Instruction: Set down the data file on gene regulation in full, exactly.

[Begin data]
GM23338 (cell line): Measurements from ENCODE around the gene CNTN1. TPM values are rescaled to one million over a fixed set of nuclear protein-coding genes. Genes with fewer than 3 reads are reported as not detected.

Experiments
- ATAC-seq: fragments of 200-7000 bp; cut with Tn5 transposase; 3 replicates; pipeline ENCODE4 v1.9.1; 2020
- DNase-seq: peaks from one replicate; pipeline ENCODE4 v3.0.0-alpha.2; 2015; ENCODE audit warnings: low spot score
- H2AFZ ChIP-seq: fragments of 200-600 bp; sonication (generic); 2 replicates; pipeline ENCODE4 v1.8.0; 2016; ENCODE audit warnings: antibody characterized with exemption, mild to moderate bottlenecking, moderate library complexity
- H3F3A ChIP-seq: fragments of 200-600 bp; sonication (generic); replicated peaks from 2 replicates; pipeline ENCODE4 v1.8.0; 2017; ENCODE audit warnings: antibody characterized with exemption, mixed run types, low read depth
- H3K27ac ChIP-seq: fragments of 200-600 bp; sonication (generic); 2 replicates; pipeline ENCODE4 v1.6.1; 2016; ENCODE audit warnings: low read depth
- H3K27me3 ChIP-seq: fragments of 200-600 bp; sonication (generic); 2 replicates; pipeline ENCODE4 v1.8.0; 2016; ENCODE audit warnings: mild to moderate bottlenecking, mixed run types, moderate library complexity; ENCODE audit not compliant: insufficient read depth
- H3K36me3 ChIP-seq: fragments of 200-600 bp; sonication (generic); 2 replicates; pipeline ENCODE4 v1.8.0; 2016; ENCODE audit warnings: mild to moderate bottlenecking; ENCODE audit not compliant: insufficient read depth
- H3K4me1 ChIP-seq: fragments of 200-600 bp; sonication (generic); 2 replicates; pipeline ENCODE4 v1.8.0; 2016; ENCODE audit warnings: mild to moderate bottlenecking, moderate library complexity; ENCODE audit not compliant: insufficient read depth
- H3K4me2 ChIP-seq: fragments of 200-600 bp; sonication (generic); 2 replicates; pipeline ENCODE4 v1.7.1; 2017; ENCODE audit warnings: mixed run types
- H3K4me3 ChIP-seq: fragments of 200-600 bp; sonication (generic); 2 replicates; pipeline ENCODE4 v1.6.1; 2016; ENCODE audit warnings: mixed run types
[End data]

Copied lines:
GM23338 (cell line): Measurements from ENCODE around the gene CNTN1. TPM values are rescaled to one million over a fixed set of nuclear protein-coding genes. Genes with fewer than 3 reads are reported as not detected.

Experiments
- ATAC-seq: fragments of 200-7000 bp; cut with Tn5 transposase; 3 replicates; pipeline ENCODE4 v1.9.1; 2020
- DNase-seq: peaks from one replicate; pipeline ENCODE4 v3.0.0-alpha.2; 2015; ENCODE audit warnings: low spot score
- H2AFZ ChIP-seq: fragments of 200-600 bp; sonication (generic); 2 replicates; pipeline ENCODE4 v1.8.0; 2016; ENCODE audit warnings: antibody characterized with exemption, mild to moderate bottlenecking, moderate library complexity
- H3F3A ChIP-seq: fragments of 200-600 bp; sonication (generic); replicated peaks from 2 replicates; pipeline ENCODE4 v1.8.0; 2017; ENCODE audit warnings: antibody characterized with exemption, mixed run types, low read depth
- H3K27ac ChIP-seq: fragments of 200-600 bp; sonication (generic); 2 replicates; pipeline ENCODE4 v1.6.1; 2016; ENCODE audit warnings: low read depth
- H3K27me3 ChIP-seq: fragments of 200-600 bp; sonication (generic); 2 replicates; pipeline ENCODE4 v1.8.0; 2016; ENCODE audit warnings: mild to moderate bottlenecking, mixed run types, moderate library complexity; ENCODE audit not compliant: insufficient read depth
- H3K36me3 ChIP-seq: fragments of 200-600 bp; sonication (generic); 2 replicates; pipeline ENCODE4 v1.8.0; 2016; ENCODE audit warnings: mild to moderate bottlenecking; ENCODE audit not compliant: insufficient read depth
- H3K4me1 ChIP-seq: fragments of 200-600 bp; sonication (generic); 2 replicates; pipeline ENCODE4 v1.8.0; 2016; ENCODE audit warnings: mild to moderate bottlenecking, moderate library complexity; ENCODE audit not compliant: insufficient read depth
- H3K4me2 ChIP-seq: fragments of 200-600 bp; sonication (generic); 2 replicates; pipeline ENCODE4 v1.7.1; 2017; ENCODE audit warnings: mixed run types
- H3K4me3 ChIP-seq: fragments of 200-600 bp; sonication (generic); 2 replicates; pipeline ENCODE4 v1.6.1; 2016; ENCODE audit warnings: mixed run types